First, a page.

Date of Award


Degree Type


Degree Name



Mechanical, Automotive, and Materials Engineering

First Advisor

Zheng, M


Applied sciences, Active combustion control, Alternative fuels, Clean combustion, Diesel emissions, Engine efficiency, Low temperature combustion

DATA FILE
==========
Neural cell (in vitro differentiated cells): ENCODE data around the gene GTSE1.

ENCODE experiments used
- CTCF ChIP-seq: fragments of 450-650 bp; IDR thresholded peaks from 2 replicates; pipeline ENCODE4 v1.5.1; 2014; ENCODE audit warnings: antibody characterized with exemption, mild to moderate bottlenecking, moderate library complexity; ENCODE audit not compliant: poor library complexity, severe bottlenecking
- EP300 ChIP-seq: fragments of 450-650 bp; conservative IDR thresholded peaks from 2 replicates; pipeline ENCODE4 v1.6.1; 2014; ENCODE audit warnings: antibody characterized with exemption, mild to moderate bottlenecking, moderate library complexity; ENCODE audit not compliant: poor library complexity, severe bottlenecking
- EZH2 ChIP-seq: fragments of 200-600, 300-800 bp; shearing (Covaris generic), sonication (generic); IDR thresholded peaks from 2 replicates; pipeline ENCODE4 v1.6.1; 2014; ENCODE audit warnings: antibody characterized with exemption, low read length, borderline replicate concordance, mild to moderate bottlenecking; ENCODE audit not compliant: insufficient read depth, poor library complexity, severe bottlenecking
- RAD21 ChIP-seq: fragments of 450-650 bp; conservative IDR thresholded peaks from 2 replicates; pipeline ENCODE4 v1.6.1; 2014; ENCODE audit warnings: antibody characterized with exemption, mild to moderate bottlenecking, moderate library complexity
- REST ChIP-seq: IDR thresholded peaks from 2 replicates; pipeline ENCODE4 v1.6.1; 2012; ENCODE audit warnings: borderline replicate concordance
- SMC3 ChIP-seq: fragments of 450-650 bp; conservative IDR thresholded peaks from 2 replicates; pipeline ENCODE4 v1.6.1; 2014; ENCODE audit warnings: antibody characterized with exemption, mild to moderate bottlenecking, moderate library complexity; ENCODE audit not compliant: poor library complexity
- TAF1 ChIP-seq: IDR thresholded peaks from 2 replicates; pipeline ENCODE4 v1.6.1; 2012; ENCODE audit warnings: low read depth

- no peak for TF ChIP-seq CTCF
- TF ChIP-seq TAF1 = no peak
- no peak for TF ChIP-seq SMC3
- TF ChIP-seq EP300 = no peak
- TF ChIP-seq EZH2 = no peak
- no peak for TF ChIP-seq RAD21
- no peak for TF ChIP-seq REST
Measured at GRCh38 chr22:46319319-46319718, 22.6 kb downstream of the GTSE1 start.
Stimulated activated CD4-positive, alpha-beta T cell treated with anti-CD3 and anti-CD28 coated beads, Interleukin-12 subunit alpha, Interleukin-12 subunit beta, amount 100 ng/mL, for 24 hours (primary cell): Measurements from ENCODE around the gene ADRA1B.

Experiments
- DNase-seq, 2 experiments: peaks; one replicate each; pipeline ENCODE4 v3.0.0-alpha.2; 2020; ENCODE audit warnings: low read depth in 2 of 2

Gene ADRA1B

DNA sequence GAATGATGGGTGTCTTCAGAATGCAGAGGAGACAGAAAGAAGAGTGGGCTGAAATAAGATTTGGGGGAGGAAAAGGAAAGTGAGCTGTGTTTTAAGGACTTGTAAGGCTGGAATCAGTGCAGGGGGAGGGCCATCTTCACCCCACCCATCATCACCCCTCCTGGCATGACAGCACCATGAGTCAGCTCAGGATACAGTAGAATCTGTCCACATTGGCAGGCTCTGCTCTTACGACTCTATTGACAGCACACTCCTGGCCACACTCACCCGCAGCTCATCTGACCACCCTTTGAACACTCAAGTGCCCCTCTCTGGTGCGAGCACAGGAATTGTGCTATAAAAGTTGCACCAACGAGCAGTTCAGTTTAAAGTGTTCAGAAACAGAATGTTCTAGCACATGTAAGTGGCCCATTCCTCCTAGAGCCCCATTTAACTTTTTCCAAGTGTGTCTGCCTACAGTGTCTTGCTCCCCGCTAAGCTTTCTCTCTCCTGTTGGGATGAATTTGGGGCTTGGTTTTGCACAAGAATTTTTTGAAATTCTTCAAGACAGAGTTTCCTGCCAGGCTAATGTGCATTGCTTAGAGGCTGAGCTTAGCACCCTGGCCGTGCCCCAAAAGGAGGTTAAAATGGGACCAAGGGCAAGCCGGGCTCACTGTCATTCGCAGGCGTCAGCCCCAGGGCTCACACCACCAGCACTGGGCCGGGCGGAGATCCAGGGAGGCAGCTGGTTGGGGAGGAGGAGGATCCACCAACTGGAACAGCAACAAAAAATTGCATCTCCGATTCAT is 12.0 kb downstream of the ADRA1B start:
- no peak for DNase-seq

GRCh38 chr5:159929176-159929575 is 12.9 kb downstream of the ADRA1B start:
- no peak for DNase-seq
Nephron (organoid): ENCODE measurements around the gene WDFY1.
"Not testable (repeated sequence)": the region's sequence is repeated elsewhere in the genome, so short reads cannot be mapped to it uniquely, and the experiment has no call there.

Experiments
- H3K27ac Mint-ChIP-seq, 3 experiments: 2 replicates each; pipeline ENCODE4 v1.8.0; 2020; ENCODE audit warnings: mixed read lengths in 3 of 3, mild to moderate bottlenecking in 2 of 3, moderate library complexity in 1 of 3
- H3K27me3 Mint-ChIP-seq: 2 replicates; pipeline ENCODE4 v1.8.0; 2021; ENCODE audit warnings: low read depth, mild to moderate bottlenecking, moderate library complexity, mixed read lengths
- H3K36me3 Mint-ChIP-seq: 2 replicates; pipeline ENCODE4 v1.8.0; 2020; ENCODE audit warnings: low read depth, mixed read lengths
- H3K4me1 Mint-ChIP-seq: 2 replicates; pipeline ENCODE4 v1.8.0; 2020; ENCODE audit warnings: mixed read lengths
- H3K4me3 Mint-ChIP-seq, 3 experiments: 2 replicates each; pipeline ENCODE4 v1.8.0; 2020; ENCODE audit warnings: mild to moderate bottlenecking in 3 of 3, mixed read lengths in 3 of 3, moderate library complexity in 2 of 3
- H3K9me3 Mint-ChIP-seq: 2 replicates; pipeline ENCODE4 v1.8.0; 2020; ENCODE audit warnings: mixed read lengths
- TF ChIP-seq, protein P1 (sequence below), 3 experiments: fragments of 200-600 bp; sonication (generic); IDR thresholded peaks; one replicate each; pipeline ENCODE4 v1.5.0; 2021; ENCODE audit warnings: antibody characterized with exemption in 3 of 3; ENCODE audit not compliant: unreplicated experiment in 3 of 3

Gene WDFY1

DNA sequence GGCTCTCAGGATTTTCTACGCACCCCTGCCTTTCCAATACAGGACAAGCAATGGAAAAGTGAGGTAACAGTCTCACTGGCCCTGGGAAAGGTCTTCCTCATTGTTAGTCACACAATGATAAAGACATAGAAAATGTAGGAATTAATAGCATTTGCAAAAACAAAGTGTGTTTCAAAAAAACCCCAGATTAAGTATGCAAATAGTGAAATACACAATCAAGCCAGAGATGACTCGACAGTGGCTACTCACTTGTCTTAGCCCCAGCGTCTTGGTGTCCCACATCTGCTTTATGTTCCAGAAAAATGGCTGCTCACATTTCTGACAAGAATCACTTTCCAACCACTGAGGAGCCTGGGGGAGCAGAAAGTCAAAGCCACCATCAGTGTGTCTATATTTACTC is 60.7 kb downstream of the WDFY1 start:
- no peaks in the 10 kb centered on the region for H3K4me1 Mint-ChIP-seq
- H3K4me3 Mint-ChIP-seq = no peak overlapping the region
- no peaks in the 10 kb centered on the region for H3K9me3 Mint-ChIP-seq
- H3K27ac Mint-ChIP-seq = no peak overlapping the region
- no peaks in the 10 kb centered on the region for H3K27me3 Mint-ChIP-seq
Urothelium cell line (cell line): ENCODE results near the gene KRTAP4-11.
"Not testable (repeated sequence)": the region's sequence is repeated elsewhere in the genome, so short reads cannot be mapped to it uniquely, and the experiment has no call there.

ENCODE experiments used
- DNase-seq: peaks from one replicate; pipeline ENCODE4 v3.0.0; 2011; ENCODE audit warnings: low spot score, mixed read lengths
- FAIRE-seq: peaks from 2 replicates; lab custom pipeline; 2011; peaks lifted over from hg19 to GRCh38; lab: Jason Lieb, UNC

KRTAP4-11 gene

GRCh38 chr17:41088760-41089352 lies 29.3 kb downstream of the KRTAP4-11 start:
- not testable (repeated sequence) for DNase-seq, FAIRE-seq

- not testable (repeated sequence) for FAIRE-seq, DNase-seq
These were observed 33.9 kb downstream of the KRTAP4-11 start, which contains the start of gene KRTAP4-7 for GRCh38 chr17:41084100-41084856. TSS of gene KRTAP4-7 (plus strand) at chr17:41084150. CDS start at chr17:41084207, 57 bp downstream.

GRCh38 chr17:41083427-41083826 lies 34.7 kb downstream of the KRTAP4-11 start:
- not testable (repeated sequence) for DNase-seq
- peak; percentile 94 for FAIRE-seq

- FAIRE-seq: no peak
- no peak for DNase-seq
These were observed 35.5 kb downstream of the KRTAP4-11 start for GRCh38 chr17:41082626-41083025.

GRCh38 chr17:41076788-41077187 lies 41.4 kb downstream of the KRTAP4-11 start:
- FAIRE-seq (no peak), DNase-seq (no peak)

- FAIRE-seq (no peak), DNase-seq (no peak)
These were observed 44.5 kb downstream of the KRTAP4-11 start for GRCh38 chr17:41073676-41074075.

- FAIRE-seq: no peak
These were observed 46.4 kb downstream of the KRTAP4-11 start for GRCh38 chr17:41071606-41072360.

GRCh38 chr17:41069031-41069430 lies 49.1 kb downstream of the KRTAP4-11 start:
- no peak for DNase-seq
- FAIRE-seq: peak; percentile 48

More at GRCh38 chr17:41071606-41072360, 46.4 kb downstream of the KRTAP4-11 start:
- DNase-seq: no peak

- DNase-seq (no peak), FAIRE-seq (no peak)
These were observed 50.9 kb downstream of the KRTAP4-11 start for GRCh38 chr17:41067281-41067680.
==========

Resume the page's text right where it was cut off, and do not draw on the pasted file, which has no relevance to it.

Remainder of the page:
The main objective of this dissertation is to improve the efficiency and emissions of compression ignition engines. Adaptive fuelling control strategies are applied for enabling the low temperature combustion on the research engines of high compression ratios using a selected set of fuels that are vastly different from the conventional diesel. These fuels include n-butanol, gasoline, ethanol, and nine diesel fuels with specifically formulated Cetane numbers, aromatic contents, and boiling temperatures. The effects of these fuels on the engine performance are compared with those of diesel in both the high temperature combustion and low temperature combustion modes in terms of the combustion characteristics, exhaust emissions, and combustion controllability. Extensive engine experiments are conducted to demonstrate that the variations in the Cetane numbers, aromatic contents, and boiling temperatures of diesel fuels, within the investigated range, have nearly negligible effects on the conventional diesel high temperature combustion. However, as the engine operation approaches low temperature combustion where the prolonged ignition delay allows the cylinder charge to undergo extended durations for physical changes and chemical reactions (pre-reactions) prior to the start of main combustion events, the changes of fuel properties start to substantially impact the pre-reactions, the subsequent combustion processes, and exhaust emissions. With the same engine hardware, the replacement of diesel with a less reactive and more volatile fuel ( e.g. n-butanol in this dissertation) significantly facilitates the enabling of low temperature combustion. The fast evaporation of n-butanol coupled with a prolonged ignition delay substantially enhances the cylinder charge homogeneity, thereby offering ultra-low nitrogen oxides and smoke emissions simultaneously. The dual-fuel combustion using a port injected fuel (gasoline or ethanol) along with a diesel pilot demonstrates desirable combustion controllability to avoid misfire or rough combustion incidences. A new combustion control algorithm correlating smoke emissions with the temporal overlap of the diesel injection and combustion events is proposed and validated with optimized engine efficiency and emissions. Ultra-low nitrogen oxides and smoke emissions are achieved simultaneously at the engine full load with ethanol and diesel fuels, which is currently unachievable with the same engine hardware for diesel low temperature combustion. Keywords : Clean combustion, low temperature combustion, active combustion control, diesel, n-butanol, gasoline, ethanol, dual-fuel, exhaust gas recirculation, near-zero NOx and smoke, emissions, engine efficiency.